Cloud configuration is constantly changing. To make that constant state of change more manageable and predictable, infrastructure as code (IaC) frameworks like Terraform and CloudFormation have risen to the challenge. Amongst other things, IaC puts the need for manual configuration changes at a minimum. But as we all know, configuration changes that happen outside of your IaC provisioning lifecycle are inevitable.
Those changes, known as cloud drift—can occur from simple miscommunication between teams or “break glass” SREmergencies that prompt ad hoc modification of your cloud environment via your cloud console or CLI.
Terraform Cloud drift detection
By design, HashiCorp Terraform compares compiled configuration files as part of its standard provisioning process to update the state file with real-world status and minimize configuration drift. It cannot, however, detect drift of resources managed outside of Terraform. So if no refresh / apply / plan are executed after manual configurations have been introduced, drift may go undetected.
Let’s say you opened a port to the internet to troubleshoot DNS issues using your cloud console or CLI and never reverted it. That drift could become an opportunity for adversaries attempting to infiltrate an exposed cloud asset.
To help detect and reconcile discrepancies between your infrastructure’s real-world state and the state defined in your configuration, Bridgecrew now supports drift detection for Terraform Cloud and AWS.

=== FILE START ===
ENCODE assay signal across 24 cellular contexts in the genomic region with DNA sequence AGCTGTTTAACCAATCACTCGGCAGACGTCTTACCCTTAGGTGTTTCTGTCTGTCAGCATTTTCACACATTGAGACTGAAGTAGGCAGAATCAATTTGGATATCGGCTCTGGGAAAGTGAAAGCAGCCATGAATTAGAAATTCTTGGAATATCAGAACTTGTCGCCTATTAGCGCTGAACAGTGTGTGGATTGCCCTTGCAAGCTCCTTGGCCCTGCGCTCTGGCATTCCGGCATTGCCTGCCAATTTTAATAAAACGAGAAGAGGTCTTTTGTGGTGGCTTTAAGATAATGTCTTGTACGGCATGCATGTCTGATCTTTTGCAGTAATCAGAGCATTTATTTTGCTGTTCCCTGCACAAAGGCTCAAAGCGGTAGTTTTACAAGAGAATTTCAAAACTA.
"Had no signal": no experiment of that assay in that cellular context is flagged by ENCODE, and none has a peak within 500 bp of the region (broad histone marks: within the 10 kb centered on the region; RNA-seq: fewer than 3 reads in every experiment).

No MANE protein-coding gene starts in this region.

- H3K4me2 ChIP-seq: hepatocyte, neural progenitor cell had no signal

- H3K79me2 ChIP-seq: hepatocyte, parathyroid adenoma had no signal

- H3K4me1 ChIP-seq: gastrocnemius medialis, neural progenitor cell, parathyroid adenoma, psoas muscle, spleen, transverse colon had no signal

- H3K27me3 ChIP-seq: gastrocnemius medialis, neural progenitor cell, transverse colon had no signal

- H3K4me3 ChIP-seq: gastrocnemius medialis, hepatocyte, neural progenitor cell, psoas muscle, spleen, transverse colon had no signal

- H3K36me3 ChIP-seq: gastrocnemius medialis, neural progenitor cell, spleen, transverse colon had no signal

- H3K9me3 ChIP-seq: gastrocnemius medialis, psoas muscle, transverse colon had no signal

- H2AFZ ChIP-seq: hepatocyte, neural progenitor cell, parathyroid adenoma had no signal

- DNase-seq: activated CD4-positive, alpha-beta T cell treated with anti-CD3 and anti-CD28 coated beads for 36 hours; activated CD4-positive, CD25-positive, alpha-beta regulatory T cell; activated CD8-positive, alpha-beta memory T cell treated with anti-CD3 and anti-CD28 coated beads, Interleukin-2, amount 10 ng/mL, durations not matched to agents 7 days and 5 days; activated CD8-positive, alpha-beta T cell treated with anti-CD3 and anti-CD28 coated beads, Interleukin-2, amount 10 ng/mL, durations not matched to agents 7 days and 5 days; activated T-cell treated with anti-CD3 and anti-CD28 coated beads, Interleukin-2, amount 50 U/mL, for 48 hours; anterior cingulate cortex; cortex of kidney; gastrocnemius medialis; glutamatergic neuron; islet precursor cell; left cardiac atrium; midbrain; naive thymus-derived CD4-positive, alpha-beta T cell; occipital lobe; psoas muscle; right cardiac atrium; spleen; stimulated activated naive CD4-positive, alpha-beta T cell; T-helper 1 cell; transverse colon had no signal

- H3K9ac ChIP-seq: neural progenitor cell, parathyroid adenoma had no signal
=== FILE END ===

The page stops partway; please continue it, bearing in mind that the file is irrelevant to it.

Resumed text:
How it works
Drift detection with Bridgecrew leverages our Terraform Cloud integration, which was built to scan Terraform plan output for misconfigurations. With the Terraform Cloud integration and a connected AWS account, Bridgecrew will automatically and continuously compare your runtime configuration states with your predetermined Terraform state files for drift.
If a drift from your Terraform plan output occurs, Bridgecrew surfaces it as an Insight alongside IAM Insights and infrastructure Errors within your Incidents tab. Selecting the affected resource, you’ll see the drifted IaaS configuration on the right and the predefined state configuration on the left.
With this real-time information in hand, you can quickly determine whether a drift presents risk and should be reverted in AWS or if you should instead migrate it into your IaC configuration.
Note: Drifts are only detected when alterations to existing resource attributes are made, not when new resources are created or destroyed out-of-band.
By detecting drift between Terraform and AWS, Bridgecrew is closing another gap between runtime and build-time. Closing that gap has the potential to not only harden cloud infrastructure but also saves DevOps and infrastructure engineers time investigating and reconciling manual configuration changes.